Pupils prove slick operators

2nd January 2009 at 00:00
They may not grasp how big an offshore oil rig is, but Newtonhill Primary children are impressed with the onboard facilities

They may look small in their boardroom chairs, but members of the pupil council at Newtonhill Primary are big on expertise when it comes to the oil and gas industry.

Their business partnership with international energy service company AMEC in Aberdeen has given them the inside track on life offshore - and won a top award for the company from the Offshore Contractors' Association, the lead representative body for the oil and gas contracting and supply industry.

The firm's engineers have boosted the pupils' skills, helping them to become north-east champions in the K'Nex Challenge. And the pupils get to use AMEC's boardroom for some of their pupil council meetings, which gives the proceedings a professional edge. This Aberdeenshire school is just a few miles south of Aberdeen, in the coastal village of Newtonhill beside the North Sea, but already they know a lot about the business. "It's really nice inside the oil rig," says Jennifer Leiper (P7).

"They have lots of safety equipment for the people who work offshore to put on before you can start work," says Kate Fairclough (P67).

They have a visual aid for this, because headteacher Linda Cruickshank has been photographed in a survival suit, which the pupil council members now pass around.

"They have just finished their Britsats project out in the North Sea," says Harry Tremain (P7).

The Britannia Satellites Project involved installing a new platform alongside the existing Britannia platform to handle production from the Brodgar and Callanish fields. The children are well up on all this, thanks to the photographs of the venture on display in the school. "After what they showed us, it looked good - all the facilities. They had a mini-cinema on the platform," says Harry, who may consider a career in the industry.

The partnership between the company and the school was set up nearly two years ago under the Scottish Executive's Determined to Succeed initiative to encourage enterprise in education. And it has been nurtured with hard work by school staff and by Pavlos Phokas, health and safety adviser at AMEC, and his team. He described comparisons used to help children understand the industry: "A platform can weigh as much as 30,000 cars, and can produce enough gas for the whole of Aberdeen. The height of a platform is twice that of the London Eye or the distance between Aberdeen and a platform is the same as the distance between Aberdeen and Edinburgh."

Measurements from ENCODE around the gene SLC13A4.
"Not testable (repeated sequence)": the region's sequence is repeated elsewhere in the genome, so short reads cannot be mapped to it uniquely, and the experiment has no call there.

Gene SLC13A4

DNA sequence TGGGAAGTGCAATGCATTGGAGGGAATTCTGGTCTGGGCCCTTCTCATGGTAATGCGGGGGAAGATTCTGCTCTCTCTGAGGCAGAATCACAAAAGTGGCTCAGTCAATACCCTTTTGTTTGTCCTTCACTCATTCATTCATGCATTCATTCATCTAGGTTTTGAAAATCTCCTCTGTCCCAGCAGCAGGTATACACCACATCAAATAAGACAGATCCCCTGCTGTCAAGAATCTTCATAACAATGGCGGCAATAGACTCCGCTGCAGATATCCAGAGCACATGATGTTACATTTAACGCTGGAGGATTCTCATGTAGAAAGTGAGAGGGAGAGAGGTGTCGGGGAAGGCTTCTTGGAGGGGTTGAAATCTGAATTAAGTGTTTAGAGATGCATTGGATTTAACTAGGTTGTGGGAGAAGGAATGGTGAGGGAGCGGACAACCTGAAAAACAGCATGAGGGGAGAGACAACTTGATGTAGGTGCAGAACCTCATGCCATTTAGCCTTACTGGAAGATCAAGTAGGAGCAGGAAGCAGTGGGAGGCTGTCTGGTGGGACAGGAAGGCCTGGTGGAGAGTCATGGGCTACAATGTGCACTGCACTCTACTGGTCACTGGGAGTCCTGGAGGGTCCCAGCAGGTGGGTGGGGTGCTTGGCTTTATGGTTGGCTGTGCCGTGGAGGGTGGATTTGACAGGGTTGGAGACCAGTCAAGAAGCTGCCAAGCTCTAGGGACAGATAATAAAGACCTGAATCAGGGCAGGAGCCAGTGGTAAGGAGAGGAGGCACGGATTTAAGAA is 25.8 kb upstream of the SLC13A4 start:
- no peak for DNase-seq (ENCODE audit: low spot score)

Mrs Cruickshank outlined how the partnership agreement was developed: "Initially, when we got together, we actually did a business plan with them. All schools are striving in all the various areas - health promotion, enterprise and citizenship, attainment and achievement, A Curriculum for Excellence and our Eco Schools work. So we spoke with them about all these areas we thought they could help with."

ACfE is central to the partnership, with a strong focus on science and technology used to key into AMEC expertise and enhance the curriculum. The school was already on target for its Gold Award for Enterprise when the partnership began, but the link with AMEC was the next vital step.

There have been dozens of joint projects, from support with a health magazine to presentations on first aid, which have inspired the school to start children on a first-aid training programme. The school is now in the final stages of work towards its Eco School's Green Flag - another area of partnership working.

Mrs Cruickshank says children were shrewd in their questions: "They were asking probing questions, such as: 'What would you do if there was a fire?' and 'How do you know that would work?'"

The Offshore Contractors' Association made another award to 27-year-old Kirsty Beetham, the Future Star Award for Training. Kirsty works with Wood Group Engineering (North Sea) Ltd and has been working voluntarily with school children as a science and engineering ambassador. "One of the things I do is go into schools and help run the after-school science club - so I go to the local school, Tullos Primary, and also into Kittybrewster Primary," she says.

Kirsty was also presiding judge in the regional final of Junior Engineers for Britain K'Nex Challenge.

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